indigenous peoples

A Chilean demonstrator holds a Mapuche Indigenous flag

Toppling Statues Isn’t Enough in Latin America

Rethinking the past is a tough challenge when colonial structures run deep.

Miss Navajo Nation Shaandiin P. Parrish grabs a box filled with food and other supplies to distribute to Navajo families in Counselor on the Navajo Nation Reservation, New Mexico, on May 27.

Indigenous Nations Battle to Secure Borders, Funds Amid Pandemic

Health inequalities and government indifference are hitting communities hard.

Wilcannia Coronavirus Street Sign

Indigenous Australians Avert an Outbreak—for Now

When the coronavirus arrived, aboriginal communities sprang into action long before the government. But in light of a neglected health system, can their tenuous successes be maintained?

Protesters man a barricade in support of the Wet'suwet'en hereditary chiefs and the Tyendinaga Mohawks

The Pandemic Is Slicing Away Indigenous Sovereignty in Canada

The Wet’suwet’en ended pipeline protests for safety’s sake, but the police aren’t following the rules.

A supporter of former Bolivian President Evo Morales

Evo Morales’s Chaotic Departure Won’t Define His Legacy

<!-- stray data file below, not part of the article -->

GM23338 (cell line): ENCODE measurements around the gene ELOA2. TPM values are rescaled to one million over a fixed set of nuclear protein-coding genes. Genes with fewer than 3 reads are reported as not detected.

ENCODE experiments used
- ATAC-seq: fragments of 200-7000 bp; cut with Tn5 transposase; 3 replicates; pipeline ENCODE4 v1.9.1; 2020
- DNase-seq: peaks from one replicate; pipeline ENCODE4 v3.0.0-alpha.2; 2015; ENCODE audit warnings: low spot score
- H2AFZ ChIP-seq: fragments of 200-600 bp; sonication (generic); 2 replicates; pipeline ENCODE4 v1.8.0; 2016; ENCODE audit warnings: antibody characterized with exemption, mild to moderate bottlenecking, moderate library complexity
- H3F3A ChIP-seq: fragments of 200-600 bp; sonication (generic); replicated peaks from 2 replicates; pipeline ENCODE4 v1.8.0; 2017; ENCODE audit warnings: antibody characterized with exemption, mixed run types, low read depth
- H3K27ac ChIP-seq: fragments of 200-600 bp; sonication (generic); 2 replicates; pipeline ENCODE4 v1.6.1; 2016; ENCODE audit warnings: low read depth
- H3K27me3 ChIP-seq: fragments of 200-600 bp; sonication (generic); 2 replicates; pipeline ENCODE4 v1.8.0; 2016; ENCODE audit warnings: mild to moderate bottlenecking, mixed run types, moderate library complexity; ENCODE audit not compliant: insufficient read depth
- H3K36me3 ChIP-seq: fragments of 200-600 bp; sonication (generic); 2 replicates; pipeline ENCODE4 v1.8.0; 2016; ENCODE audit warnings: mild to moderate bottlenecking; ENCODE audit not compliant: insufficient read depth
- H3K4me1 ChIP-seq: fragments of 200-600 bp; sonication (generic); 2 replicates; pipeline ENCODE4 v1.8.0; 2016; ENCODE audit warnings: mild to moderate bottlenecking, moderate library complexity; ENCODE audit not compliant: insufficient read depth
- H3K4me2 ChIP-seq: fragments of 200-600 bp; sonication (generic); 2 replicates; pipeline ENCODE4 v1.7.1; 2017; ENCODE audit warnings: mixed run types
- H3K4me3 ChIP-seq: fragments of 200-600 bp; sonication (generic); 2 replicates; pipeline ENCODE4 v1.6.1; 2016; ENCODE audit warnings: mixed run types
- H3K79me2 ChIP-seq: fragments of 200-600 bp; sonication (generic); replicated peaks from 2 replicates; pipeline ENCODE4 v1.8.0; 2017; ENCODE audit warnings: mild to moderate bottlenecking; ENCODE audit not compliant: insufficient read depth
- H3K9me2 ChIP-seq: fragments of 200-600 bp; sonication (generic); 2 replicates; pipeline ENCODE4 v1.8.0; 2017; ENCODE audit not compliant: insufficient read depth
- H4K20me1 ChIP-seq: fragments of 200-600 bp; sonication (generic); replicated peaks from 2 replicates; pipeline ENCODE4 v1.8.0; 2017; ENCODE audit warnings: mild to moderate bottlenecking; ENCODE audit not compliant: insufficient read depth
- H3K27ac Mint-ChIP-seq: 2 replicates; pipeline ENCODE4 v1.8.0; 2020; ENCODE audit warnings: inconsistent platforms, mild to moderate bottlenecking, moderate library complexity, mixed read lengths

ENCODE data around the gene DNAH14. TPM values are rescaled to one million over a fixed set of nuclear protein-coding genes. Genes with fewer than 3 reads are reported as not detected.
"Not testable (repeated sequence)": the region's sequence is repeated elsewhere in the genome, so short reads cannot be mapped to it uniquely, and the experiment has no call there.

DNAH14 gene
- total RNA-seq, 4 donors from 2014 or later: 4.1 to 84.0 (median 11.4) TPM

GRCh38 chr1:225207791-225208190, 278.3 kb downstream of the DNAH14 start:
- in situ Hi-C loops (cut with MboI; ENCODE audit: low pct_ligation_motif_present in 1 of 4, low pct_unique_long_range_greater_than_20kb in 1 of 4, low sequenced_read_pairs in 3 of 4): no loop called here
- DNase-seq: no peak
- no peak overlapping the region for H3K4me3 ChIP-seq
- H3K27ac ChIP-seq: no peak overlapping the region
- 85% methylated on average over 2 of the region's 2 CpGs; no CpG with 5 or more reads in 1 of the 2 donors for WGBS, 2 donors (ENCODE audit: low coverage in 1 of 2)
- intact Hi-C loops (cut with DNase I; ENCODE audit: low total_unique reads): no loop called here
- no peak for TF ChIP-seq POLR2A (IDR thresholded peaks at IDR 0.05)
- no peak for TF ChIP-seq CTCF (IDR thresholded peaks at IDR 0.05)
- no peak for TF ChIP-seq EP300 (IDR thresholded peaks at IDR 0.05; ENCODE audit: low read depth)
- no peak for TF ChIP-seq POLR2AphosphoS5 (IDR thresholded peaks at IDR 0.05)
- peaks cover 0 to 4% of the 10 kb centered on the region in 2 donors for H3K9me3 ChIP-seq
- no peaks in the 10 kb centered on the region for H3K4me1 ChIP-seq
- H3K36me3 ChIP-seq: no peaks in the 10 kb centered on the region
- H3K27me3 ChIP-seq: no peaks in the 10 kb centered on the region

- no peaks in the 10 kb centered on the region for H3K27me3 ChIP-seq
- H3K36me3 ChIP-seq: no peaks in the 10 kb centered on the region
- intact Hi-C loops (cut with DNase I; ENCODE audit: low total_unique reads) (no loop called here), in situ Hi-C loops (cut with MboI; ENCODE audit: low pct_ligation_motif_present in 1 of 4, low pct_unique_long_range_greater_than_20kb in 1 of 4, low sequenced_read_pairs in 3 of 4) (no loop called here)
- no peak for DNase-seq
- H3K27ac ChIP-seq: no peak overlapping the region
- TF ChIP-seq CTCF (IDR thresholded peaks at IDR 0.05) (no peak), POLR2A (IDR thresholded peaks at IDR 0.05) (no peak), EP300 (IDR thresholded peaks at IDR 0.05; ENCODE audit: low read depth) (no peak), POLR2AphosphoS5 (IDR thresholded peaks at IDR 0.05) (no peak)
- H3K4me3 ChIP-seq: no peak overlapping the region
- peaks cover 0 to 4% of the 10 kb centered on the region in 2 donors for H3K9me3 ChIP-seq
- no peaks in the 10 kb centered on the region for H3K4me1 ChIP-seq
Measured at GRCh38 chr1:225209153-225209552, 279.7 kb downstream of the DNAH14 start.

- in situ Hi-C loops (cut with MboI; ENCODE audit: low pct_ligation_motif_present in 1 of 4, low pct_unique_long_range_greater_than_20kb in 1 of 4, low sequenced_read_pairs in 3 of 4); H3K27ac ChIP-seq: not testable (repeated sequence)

History won’t remember him for the ongoing unrest, but for the enfranchisement of Bolivia’s indigenous population.

A peatland forest burns to make way for a palm oil plantation on Nov. 1, 2015, on the outskirts of Palangkaraya, in Central Kalimantan, Indonesia. (Ulet Ifansasti/Getty Images)

Whoever Wins Indonesia’s Presidential Election, Indigenous People Will Lose

Millions of Indonesians lack basic protections. The presidential contenders don’t seem to care.

The Statue Of Unity, the world's tallest statue dedicated to Indian independence leader Sardar Vallabhbhai Patel, stands overlooking the Sardar Sarovar Dam in India's Gujarat state on Oct. 30. (Sam Panthaky/AFP/Getty Images)

Let Them Eat Statues

Narendra Modi is building multimillion-dollar monuments while India's poorest citizens die of hunger and preventable diseases.

Boys in their senior year at the Protection of Civilians Camp 3 study after class in Juba, South Sudan, on March 23. (Alex Potter for Foreign Policy)

For South Sudan, It’s Not So Easy to Declare Independence From Arabic

When the world’s newest country broke away from Khartoum, it discarded Sudan’s main official language, too. But casting aside the oppressor’s tongue did not heal the country’s divisions.

Khoisan elders and activists prepare to honor the Khoisan activist Adam Mathysen at his grave on the outskirts of Johannesburg on April 27. (Nathan Siegel for Foreign Policy)

South Africa’s First Nations Have Been Forgotten

As Pretoria prepares to confront the legacy of colonial and apartheid-era land theft, hardly anyone seems to care about the claims of the country’s earliest inhabitants—the Khoisan.

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